Updated: Oct 25
This is an easy way to use up that bumper crop of zucchini you have. It is also a great way to get homemade vegetables into your kids that is free from synthesized colours, flavours, sweeteners and other chemicals often found in store bought green relish. If you need to be sneaky to convince your family that this is exactly the same as store bought, feel free to add a couple drops green food colouring. No one will be able to tell the difference. Use a food processor to chop up all the veggies to make this even easier, just fill it half full at a time to ensure even sized results.
5 cups finely chopped zucchini (if they are older, larger zucchinis, remove the hard peel)
1 1/2 cups finely chopped onion
3/4 cup finely chopped green sweet pepper
3/4 cup finely chopped red sweet pepper
1/4 cup pickling salt
cold water as needed
1 3/4 cup sugar
1 1/2 cups white vinegar
1/4 cup water
1 tsp celery seeds
1 tsp ground turmeric
1/2 tsp mustard seeds
1 - 2 drops green food colouring, optional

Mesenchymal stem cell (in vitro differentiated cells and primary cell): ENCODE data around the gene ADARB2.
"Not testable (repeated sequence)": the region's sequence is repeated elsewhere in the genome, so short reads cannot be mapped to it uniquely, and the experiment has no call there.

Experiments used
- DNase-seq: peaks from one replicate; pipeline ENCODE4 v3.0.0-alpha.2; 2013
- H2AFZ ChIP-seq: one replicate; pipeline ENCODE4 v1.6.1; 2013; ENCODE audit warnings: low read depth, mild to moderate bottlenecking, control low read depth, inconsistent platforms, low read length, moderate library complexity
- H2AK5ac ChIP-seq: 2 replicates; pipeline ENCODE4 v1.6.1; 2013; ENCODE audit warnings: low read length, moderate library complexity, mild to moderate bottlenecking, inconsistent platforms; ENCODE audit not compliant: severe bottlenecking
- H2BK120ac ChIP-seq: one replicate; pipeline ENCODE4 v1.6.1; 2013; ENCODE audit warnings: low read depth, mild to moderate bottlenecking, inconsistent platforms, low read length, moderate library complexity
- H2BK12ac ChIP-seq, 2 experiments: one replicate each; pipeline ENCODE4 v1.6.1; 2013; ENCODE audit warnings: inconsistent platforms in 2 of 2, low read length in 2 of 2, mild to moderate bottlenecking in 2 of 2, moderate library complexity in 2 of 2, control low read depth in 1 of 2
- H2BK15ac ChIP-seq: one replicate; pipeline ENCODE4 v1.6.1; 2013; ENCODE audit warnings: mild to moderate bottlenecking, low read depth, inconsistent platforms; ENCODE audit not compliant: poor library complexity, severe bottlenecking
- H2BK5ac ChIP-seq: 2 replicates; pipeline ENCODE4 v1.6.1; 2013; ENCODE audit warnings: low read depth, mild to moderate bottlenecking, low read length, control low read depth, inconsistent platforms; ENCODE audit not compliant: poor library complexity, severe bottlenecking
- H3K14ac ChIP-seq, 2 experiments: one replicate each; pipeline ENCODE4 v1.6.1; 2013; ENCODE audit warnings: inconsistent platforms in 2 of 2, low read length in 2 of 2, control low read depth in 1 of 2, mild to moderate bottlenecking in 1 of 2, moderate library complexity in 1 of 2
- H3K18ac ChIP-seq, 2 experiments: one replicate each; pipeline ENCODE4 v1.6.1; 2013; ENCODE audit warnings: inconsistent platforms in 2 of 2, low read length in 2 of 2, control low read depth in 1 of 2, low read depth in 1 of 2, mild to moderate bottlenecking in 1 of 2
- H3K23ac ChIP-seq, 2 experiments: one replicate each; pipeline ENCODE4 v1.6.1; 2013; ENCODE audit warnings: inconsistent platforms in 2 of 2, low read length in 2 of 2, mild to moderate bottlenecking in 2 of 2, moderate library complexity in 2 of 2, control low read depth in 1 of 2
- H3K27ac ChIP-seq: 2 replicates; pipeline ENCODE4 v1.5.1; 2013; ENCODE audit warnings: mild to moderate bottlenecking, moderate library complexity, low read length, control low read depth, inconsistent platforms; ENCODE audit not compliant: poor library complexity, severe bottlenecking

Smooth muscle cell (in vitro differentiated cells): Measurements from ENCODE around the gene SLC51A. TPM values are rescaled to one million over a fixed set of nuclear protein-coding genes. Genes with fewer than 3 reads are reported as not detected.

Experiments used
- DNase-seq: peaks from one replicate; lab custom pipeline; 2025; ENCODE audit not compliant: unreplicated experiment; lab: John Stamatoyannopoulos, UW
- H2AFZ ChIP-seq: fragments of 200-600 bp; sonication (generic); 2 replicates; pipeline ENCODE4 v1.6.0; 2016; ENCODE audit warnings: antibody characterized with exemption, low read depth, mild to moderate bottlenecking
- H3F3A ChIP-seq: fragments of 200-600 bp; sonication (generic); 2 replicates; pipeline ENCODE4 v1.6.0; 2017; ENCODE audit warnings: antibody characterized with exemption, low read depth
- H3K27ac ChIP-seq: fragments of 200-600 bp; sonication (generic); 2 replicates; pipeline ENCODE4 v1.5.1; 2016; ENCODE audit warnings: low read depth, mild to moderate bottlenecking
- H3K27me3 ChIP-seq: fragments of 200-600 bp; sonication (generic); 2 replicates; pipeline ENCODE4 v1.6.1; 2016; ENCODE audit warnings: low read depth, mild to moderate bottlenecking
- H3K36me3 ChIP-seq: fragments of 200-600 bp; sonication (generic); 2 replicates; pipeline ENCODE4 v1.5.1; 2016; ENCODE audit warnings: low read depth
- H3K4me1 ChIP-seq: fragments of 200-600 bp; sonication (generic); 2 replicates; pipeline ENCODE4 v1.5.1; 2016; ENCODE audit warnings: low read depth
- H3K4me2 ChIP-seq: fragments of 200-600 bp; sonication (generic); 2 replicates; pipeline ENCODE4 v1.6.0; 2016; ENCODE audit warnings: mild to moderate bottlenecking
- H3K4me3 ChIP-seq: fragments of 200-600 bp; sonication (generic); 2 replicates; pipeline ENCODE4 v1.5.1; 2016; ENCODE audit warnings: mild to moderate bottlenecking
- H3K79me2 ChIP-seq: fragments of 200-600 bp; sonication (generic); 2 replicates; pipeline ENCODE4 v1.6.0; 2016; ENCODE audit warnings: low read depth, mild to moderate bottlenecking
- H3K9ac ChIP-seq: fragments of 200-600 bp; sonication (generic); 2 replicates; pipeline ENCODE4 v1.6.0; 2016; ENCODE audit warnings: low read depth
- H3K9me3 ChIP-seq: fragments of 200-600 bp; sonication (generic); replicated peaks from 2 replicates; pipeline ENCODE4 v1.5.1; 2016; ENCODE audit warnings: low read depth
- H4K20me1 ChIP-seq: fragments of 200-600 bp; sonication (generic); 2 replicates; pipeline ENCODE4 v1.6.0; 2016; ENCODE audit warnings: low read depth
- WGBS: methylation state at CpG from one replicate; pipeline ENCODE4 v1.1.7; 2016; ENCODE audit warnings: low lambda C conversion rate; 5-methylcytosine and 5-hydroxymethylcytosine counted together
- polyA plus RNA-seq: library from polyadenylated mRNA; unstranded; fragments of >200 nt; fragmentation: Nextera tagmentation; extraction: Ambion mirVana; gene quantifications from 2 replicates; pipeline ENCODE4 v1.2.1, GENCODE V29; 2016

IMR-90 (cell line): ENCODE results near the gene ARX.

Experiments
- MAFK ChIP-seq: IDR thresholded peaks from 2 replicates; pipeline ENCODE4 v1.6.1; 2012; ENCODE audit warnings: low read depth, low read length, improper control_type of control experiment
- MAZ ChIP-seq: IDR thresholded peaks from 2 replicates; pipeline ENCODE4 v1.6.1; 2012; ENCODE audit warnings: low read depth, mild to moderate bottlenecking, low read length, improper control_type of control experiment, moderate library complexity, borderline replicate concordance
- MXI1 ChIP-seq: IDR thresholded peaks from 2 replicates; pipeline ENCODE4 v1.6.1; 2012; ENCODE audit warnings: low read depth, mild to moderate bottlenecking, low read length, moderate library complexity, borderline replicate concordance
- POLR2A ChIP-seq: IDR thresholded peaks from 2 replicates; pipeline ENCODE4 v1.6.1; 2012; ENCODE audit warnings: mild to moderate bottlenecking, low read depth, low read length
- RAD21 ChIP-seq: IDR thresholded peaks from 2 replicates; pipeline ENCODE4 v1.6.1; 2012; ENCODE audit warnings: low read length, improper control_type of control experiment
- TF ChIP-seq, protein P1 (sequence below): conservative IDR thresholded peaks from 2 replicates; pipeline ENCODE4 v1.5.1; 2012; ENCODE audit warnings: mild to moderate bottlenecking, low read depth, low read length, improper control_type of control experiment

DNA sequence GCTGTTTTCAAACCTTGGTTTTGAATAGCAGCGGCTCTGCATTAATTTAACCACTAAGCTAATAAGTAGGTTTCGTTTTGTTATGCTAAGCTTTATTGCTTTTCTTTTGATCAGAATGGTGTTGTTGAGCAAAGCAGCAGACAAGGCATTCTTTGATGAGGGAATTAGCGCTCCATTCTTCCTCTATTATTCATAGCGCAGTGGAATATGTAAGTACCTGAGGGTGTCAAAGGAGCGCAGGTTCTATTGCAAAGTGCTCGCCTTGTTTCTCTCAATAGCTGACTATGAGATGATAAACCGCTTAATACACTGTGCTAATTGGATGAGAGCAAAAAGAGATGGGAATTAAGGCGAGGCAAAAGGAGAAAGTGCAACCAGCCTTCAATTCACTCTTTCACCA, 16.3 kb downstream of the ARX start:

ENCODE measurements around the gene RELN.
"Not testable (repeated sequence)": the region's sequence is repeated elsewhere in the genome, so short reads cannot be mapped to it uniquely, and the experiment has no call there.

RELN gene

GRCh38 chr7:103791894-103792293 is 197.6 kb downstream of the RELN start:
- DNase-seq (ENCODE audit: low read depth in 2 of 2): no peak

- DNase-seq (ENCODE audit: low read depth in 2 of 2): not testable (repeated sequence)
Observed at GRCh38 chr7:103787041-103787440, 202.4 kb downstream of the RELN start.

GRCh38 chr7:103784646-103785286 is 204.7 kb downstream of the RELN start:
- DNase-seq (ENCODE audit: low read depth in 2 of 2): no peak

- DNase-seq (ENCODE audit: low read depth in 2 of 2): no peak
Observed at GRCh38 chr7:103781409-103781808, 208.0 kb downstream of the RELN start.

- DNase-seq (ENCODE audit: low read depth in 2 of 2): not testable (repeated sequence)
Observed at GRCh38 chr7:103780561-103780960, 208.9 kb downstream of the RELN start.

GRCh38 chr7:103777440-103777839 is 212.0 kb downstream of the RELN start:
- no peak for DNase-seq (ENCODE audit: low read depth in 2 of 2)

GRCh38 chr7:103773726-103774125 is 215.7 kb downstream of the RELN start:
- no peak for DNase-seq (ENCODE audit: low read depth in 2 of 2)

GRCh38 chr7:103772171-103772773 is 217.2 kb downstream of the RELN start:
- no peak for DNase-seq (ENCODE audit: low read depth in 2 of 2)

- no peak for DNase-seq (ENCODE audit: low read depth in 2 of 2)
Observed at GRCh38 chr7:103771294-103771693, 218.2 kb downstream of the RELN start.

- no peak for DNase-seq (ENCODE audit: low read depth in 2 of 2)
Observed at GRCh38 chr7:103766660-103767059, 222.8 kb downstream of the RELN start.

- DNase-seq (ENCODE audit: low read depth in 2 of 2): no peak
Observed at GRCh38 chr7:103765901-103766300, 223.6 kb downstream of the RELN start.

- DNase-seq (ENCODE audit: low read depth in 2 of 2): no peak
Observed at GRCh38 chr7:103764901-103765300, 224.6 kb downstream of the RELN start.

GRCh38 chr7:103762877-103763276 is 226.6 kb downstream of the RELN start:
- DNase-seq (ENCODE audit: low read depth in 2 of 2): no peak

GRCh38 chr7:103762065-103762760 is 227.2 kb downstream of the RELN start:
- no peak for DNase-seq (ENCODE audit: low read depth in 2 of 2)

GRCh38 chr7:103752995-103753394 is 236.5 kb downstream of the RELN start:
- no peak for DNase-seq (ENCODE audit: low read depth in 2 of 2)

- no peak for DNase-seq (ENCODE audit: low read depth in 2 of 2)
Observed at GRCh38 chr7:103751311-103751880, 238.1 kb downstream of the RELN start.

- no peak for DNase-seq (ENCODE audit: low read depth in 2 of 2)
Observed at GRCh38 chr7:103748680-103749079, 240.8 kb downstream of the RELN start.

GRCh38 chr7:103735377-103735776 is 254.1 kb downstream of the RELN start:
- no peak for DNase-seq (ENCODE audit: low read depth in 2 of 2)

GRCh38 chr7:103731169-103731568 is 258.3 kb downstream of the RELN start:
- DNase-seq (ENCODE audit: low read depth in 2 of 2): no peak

Toss vegetables with salt in a large non-metal bowl. Add enough cold water to cover vegetables. Cover and allow to stand at room temperature for 3 hours.
Transfer vegetable mixture to a large colander to drain. Rinse with cold water and drain well. Squeeze out with your hands the best you can.
In an extra large stainless steal or enamel pot, combine sugar, vinegar, the 1/4 cup water, celery seeds, turmeric and mustard seeds. Bring to a boil, stirring until sugar dissolves. Reduce heat and simmer uncovered for 3 minutes. Add drained vegetable mixture and food colouring if desired. Return to a boil, reduce heat and simmer for an additional 10 minutes, stirring occasionally.
Ladle hot relish into hot, sterilized canning jars, leaving 1/2 " headspace. Wipe jar rims and screw on canning lids and screw rings.
Process filled jars in a boiling water canner for 10 minutes (plus 5 additional minutes if you are in the Calgary area to adjust for altitude). Start timing once water returns to a full boil. Remove from canner and cool on a wire rack.
Makes 6 - 8 half pints.
Recipe originally from the magazine "Canning" by Better Homes and Gardens, 2011
See Bernardin (https://www.bernardin.ca/EN/Default.aspx) for all things canning, including safety information, proper canning procedures and more recipes.